of awk (The AWK Programming
Language), which was published in
late 1987. This version became available
to the world with the UNIX System V
Release 3. 2.
I bought the book, figuring that now
was my chance to learn awk. It was
(and remains) a great book. Having an
interest in programming languages and
an interest in contributing to the world
at large, I decided to see whether the
GNU project had a version of awk.
Indeed, it did, but it implemented only
old awk (and poorly, at that). Being
single at the time, I decided to get
involved and see if I could work to
make gawk compatible with new awk.
(And, thus, the course of history
As early as 1988, the GNU developers
were corresponding with Brian Kernighan
and other awk implementers to make
sure that the awk semantics were consistent across implementations. System V
Release 4, in 1989, brought a few new
features for new awk (the -v option,
the ENVIRON array, the tolower() and toupper() built-in functions) and the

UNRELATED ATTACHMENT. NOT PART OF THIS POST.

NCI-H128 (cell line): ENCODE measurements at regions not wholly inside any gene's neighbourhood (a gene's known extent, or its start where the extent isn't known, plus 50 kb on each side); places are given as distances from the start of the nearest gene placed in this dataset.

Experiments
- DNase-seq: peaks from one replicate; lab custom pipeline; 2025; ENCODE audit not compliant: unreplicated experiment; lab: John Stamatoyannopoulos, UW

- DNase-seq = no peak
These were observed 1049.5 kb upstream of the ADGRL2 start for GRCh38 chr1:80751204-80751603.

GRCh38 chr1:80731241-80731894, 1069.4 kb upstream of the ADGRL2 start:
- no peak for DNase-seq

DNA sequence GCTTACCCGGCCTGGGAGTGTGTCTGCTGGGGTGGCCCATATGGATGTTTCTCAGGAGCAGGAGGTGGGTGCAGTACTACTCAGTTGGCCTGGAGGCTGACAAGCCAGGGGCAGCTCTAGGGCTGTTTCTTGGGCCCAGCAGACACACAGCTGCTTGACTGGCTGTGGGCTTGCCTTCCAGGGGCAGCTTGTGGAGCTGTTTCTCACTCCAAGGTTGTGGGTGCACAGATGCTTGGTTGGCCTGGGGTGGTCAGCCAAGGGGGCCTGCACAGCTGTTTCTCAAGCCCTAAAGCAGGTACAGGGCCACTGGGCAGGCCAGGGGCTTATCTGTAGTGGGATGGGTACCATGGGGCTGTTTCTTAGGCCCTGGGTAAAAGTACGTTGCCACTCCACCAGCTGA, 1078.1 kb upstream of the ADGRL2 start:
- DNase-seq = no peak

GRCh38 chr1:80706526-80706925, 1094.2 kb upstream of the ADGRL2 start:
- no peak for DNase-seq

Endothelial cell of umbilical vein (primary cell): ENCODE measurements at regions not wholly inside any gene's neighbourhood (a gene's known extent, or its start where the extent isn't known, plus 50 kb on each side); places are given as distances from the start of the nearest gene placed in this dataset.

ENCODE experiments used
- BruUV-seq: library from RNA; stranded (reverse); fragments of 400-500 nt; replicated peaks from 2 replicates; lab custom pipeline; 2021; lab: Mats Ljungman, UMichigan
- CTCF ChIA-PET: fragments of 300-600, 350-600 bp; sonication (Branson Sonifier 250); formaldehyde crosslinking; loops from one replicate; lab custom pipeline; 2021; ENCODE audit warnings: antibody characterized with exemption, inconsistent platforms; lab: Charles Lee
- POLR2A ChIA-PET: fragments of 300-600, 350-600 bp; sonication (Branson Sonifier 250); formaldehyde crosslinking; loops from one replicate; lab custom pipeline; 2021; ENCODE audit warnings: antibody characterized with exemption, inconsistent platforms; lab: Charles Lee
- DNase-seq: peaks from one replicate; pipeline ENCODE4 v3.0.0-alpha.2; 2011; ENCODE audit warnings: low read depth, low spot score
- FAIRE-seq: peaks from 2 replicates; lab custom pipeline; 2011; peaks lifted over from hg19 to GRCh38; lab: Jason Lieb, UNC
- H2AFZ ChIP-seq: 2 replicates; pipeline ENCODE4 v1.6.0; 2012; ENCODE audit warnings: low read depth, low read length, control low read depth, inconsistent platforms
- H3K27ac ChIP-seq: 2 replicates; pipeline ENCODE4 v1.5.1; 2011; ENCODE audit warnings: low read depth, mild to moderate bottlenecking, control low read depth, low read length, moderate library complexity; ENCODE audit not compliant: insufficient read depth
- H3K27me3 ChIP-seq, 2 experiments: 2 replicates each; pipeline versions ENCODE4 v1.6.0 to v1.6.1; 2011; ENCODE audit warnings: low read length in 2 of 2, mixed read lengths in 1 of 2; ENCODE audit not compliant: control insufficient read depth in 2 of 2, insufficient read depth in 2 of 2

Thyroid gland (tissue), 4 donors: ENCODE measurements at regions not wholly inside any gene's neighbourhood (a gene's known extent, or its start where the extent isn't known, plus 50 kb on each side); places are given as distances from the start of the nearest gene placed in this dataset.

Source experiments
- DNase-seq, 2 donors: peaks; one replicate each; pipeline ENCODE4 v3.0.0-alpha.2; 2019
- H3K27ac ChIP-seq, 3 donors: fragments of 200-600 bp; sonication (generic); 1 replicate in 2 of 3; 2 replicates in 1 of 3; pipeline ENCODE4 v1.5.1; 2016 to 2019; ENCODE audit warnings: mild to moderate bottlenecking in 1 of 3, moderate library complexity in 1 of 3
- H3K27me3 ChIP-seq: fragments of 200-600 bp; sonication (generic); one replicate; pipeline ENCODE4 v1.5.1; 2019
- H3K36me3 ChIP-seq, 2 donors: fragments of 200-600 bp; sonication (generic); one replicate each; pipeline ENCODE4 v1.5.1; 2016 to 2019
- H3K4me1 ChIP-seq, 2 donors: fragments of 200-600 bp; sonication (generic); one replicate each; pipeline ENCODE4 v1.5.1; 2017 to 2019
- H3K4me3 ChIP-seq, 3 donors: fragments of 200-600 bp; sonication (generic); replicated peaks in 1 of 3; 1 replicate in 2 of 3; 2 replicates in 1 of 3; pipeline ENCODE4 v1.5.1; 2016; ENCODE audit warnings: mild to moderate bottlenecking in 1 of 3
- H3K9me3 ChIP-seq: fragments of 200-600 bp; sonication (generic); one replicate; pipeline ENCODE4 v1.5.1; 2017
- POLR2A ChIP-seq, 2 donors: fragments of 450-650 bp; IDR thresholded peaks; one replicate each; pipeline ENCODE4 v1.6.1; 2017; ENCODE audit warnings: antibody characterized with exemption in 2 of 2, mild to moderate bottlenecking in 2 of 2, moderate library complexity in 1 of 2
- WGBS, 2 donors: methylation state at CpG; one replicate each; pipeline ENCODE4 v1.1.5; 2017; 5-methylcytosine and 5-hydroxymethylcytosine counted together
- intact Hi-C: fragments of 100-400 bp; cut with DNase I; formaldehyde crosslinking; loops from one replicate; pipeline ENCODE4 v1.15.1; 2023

first POSIX standard (circa 1992) introduced the CONVFMT variable.
Starting in December 1993, Brian
Kernighan was able to release the
code to new awk; it continues to be
available (see Resources) and sees
minor bug fixes from time to time.
GNU Awk was first written around
1986 by Jay Rubin and Paul Finlason,
with some help from Richard Stallman.
It barely implemented the original awk
language, was buggy and not particularly fast. It worked by building a parse
tree representation of the program
and then recursively evaluating the
parse tree for each input record.
When I got involved in late 1987,
David Trueman already had volunteered to upgrade it to new awk, and
I joined the effort, contributing code
fixes and doing serious work on the
documentation. We worked together
until around 1994, when I became the
Along the way, gawk acquired full
compliance with new awk, including
POSIX, and it improved in code quality,
speed and new features. Throughout
the course of more than 20 years though,
the basic design remained the same:
build the parse tree and recursively
evaluate it for each input record.
In 2003, out of the blue, a gentle-
man named John Haque contacted
me. He had rewritten the gawk inter-
nals to use a byte-code interpreter and
provided an awk-level debugger for
awk programs. This was a startling
innovation. I worked with him to get
his version to the point where it was
stable and passed the test suite, but I
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